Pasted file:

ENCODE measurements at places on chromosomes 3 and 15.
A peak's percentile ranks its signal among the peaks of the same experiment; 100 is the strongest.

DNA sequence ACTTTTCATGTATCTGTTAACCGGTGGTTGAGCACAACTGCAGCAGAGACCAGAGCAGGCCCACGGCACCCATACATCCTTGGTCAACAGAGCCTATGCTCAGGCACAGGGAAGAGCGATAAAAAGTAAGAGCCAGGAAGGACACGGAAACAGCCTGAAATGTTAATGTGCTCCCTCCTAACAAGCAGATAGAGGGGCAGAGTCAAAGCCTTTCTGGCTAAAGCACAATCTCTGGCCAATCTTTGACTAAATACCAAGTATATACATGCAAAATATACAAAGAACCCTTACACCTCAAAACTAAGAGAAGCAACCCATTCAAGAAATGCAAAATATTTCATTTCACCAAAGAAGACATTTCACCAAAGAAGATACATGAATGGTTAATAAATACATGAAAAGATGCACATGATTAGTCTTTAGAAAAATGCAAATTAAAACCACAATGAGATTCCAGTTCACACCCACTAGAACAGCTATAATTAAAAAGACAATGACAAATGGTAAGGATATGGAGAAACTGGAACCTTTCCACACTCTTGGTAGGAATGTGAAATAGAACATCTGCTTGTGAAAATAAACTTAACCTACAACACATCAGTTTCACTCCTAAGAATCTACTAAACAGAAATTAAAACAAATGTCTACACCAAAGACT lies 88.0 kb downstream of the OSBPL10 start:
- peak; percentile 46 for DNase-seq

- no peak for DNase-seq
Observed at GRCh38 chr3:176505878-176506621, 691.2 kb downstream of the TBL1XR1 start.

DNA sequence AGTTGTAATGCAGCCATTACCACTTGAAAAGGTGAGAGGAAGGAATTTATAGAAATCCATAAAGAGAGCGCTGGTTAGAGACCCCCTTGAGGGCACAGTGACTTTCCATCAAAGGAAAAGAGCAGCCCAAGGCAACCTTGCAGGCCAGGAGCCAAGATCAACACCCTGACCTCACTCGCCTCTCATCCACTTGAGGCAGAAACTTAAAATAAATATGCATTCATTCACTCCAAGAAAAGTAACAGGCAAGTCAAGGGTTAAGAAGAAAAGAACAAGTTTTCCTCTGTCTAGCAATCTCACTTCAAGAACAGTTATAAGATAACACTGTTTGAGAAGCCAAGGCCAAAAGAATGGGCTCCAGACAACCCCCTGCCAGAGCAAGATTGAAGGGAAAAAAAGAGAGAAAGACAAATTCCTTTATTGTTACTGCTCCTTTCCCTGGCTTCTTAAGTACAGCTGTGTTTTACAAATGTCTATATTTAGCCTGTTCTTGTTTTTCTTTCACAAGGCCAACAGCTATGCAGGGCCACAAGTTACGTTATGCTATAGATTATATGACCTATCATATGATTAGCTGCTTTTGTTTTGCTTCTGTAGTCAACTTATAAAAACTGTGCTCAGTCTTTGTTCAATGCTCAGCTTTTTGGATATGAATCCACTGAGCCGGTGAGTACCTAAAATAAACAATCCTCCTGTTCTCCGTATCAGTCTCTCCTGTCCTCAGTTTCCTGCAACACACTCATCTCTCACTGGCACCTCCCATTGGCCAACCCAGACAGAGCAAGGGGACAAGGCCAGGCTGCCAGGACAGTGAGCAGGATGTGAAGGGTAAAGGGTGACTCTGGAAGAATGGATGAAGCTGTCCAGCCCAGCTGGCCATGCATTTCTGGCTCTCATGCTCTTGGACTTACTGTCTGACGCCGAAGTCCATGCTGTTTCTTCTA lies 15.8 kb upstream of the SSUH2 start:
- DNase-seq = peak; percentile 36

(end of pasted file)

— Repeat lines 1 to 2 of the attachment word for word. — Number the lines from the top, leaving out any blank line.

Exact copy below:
ENCODE measurements at places on chromosomes 3 and 15.
A peak's percentile ranks its signal among the peaks of the same experiment; 100 is the strongest.